The question of what has to be done to ensure that information can be obtained, organised, and be placed in the right context is a concern that the philosophy of information shares with information architecture; the practice – and associated discipline – of deciding how to arrange the parts of something to be understandable (“What is Information Architecture?” The Information Architecture Insitute).
A dialogue between these two disciplines was initiated during a workshop held at the University of Oxford in June 2016. It included presentations that address the role of design as it applies to the conception of informational artefacts and the way we shape and organise the infosphere by Vicky Buser, Luke Church, Terence Fenn, Andrew Hinton, Jason Hobbs, Dan Klyn, Andrea Resmini, and Konstantin Weiss.
By publishing a special issue of the journal Philosophy and Technology on this topic, we want to give the original participants to the workshop the opportunity to publish the work they initially presented, create a permanent record of the thoughts exchanged during that workshop, and at the same time open up this ongoing dialogue to neighbouring disciplines, and welcome contributions and input from scholars as well as practitioners interested in information architecture, designing a better infosphere, and more general ethical and philosophical perspectives on design practices and digital technologies.
The project we’d like to put forward as editors is the study of theoretical questions related to design as an epistemic practice, and the practical challenges that arise from technological changes like the blurring of the boundaries between offline and online, or between the digital and the physical. This blurring is the central concern of pervasive information architecture, a recent development in information architecture that is explicitly concerned with how information is conveyed and/or accessed across many mediums, contexts, and levels of abstraction. Such developments have rendered most of our interactions with information messier than ever before, have radically altered the nature of the infosphere, and raise issues that will only become more urgent with the proliferation of environments where human and non-human ways of understanding and processing information co-exist.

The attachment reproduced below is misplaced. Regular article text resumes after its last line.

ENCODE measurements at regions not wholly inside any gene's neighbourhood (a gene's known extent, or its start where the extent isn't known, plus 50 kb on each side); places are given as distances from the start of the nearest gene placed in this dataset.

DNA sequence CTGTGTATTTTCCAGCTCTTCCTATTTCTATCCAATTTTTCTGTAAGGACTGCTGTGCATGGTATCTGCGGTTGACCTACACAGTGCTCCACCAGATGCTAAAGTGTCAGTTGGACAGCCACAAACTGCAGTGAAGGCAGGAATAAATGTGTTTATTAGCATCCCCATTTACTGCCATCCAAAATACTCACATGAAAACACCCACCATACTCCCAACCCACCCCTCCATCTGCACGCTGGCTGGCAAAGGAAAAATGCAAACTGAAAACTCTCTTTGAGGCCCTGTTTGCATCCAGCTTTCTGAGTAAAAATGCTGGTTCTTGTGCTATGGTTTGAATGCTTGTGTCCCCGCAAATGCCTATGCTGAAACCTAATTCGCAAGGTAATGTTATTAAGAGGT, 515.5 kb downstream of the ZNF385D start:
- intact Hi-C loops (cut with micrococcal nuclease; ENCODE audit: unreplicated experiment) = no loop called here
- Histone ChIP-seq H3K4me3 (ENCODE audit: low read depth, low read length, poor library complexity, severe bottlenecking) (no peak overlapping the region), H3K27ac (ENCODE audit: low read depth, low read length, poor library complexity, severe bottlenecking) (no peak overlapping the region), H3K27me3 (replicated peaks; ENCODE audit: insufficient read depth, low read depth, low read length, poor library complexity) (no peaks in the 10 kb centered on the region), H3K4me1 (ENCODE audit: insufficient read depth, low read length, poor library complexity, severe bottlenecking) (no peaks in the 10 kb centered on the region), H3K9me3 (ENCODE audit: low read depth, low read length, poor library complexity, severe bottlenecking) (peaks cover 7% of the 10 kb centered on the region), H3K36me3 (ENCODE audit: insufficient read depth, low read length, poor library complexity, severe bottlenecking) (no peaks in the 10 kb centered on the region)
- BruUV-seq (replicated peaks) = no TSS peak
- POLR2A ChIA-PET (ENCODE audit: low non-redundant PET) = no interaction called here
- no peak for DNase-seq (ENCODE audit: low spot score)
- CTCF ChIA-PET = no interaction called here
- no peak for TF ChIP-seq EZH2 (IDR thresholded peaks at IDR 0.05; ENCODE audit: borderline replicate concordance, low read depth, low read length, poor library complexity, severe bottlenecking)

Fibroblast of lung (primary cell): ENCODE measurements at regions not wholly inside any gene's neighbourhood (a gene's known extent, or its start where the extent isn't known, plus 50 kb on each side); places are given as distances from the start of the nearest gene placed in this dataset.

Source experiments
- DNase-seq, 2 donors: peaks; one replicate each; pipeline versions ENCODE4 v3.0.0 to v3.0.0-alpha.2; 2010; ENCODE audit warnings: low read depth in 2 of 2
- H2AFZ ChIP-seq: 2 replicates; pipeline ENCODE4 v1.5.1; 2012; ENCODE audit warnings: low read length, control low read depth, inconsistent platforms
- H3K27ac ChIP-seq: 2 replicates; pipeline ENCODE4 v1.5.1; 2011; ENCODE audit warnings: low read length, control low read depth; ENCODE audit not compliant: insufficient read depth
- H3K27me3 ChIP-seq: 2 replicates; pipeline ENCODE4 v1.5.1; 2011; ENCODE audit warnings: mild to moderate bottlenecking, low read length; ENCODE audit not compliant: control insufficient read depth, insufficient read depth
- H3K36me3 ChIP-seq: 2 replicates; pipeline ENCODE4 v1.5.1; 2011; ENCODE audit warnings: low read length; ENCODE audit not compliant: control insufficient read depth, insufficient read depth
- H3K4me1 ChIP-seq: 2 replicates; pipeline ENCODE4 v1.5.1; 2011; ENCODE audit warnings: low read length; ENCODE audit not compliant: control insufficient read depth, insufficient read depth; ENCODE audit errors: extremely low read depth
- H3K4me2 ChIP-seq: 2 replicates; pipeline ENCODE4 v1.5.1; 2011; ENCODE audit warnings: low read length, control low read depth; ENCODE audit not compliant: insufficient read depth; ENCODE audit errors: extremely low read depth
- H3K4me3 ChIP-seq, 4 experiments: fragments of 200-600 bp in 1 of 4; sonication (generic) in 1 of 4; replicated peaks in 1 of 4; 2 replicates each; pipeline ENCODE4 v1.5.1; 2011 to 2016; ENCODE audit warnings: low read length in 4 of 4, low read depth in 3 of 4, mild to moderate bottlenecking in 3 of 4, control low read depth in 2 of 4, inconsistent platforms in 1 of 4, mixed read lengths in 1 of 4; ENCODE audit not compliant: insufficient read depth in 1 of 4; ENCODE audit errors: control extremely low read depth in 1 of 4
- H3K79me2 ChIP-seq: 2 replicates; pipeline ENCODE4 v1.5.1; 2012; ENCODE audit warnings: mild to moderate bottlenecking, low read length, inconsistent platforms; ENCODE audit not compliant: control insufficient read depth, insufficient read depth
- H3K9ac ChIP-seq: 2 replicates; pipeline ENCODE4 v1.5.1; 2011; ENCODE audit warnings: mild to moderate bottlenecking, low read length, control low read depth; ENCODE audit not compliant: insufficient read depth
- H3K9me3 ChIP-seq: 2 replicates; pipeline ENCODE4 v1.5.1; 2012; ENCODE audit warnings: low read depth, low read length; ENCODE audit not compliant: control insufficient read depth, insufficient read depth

Addressing these concerns calls for innovative design solutions as well as for deeper conceptual understanding. We need better ways of understanding, conceptualising, and expressing the design challenges and requirements that arise from the abundance of semantically and technologically heterogeneous informational contexts.
- Practical and theoretical challenges raised by pervasive and cross-channel Information Architecture.
- Languages and theories of design and design patterns.
- Spatial models and metaphors of the infosphere.
- The concepts of space, place, and place-making.
- Interdisciplinary perspectives on Information Architecture.
- Critical perspectives on the discipline of Information Architecture.
- Innovative connections between the philosophy of information, and the applied sciences of information (LIS, IS, IA).
- Philosophical relevance of design as an epistemic practice.
- Ethical perspectives on responsible design and the care for the infosphere.
The editors expect to receive expressions of interest by the 26th of July 2017 (a title, and 200-300 word description of the topic to be sent by email to firstname.lastname@example.org), and will provide feedback on the basis of these proposals. Full papers should be submitted by the 26th of September 2017 via the journal’s online submission system, as a special article type “SI on Information Architecture and the Design of the Infosphere”.
Download the official call for papers here.
David Peter Simon